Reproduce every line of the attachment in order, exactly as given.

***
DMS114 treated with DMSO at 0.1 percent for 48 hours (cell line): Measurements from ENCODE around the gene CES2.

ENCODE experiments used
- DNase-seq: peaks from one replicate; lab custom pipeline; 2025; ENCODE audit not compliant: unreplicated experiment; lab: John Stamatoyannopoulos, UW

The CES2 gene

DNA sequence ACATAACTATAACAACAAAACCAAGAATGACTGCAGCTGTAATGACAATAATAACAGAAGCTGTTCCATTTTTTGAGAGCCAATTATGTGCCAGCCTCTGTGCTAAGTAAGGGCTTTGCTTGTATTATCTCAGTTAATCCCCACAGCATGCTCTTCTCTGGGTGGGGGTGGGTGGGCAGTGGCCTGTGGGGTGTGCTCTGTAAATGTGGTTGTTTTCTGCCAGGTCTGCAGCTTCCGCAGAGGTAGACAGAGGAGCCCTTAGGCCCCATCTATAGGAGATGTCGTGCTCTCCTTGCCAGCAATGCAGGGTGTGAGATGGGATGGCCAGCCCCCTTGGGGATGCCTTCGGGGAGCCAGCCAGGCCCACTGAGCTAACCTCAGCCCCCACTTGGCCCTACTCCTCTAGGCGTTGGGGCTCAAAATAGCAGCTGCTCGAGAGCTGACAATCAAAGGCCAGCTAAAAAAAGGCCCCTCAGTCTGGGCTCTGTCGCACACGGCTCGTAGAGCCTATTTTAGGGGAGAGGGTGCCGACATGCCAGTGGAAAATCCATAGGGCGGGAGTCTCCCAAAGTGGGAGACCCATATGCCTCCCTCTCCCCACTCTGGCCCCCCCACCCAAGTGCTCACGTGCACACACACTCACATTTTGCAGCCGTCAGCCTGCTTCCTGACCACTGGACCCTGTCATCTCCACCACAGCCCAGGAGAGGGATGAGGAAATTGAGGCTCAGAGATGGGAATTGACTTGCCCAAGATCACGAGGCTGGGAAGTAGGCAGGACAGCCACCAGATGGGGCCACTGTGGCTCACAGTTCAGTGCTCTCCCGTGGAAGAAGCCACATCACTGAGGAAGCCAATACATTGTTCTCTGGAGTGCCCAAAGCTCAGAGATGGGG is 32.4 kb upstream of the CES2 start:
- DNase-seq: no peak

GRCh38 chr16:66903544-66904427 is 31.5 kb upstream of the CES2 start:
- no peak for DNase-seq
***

DMS114 treated with DMSO at 0.1 percent for 48 hours (cell line): Measurements from ENCODE around the gene CES2.

ENCODE experiments used
- DNase-seq: peaks from one replicate; lab custom pipeline; 2025; ENCODE audit not compliant: unreplicated experiment; lab: John Stamatoyannopoulos, UW

The CES2 gene

DNA sequence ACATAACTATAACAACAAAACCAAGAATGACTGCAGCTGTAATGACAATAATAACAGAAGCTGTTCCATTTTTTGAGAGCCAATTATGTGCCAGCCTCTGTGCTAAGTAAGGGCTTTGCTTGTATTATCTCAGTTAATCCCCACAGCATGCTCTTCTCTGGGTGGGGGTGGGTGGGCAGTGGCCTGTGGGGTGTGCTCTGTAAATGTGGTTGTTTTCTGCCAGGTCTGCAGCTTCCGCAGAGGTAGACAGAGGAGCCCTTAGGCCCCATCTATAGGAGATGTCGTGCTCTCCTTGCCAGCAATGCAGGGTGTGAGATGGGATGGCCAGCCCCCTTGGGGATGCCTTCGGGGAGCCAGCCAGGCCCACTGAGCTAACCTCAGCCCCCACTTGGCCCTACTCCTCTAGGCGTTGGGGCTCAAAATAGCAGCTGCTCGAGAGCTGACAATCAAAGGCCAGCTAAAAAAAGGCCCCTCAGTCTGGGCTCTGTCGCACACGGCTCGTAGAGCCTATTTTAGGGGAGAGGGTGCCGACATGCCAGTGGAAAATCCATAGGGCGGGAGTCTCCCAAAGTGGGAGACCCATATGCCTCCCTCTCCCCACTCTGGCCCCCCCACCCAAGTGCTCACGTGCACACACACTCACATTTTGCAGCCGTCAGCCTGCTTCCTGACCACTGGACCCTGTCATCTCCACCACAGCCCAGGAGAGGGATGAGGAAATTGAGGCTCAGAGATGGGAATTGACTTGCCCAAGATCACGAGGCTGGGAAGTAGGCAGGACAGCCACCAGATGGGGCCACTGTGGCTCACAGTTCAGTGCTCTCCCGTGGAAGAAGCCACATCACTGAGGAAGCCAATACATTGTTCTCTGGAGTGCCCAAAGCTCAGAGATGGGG is 32.4 kb upstream of the CES2 start:
- DNase-seq: no peak

GRCh38 chr16:66903544-66904427 is 31.5 kb upstream of the CES2 start:
- no peak for DNase-seq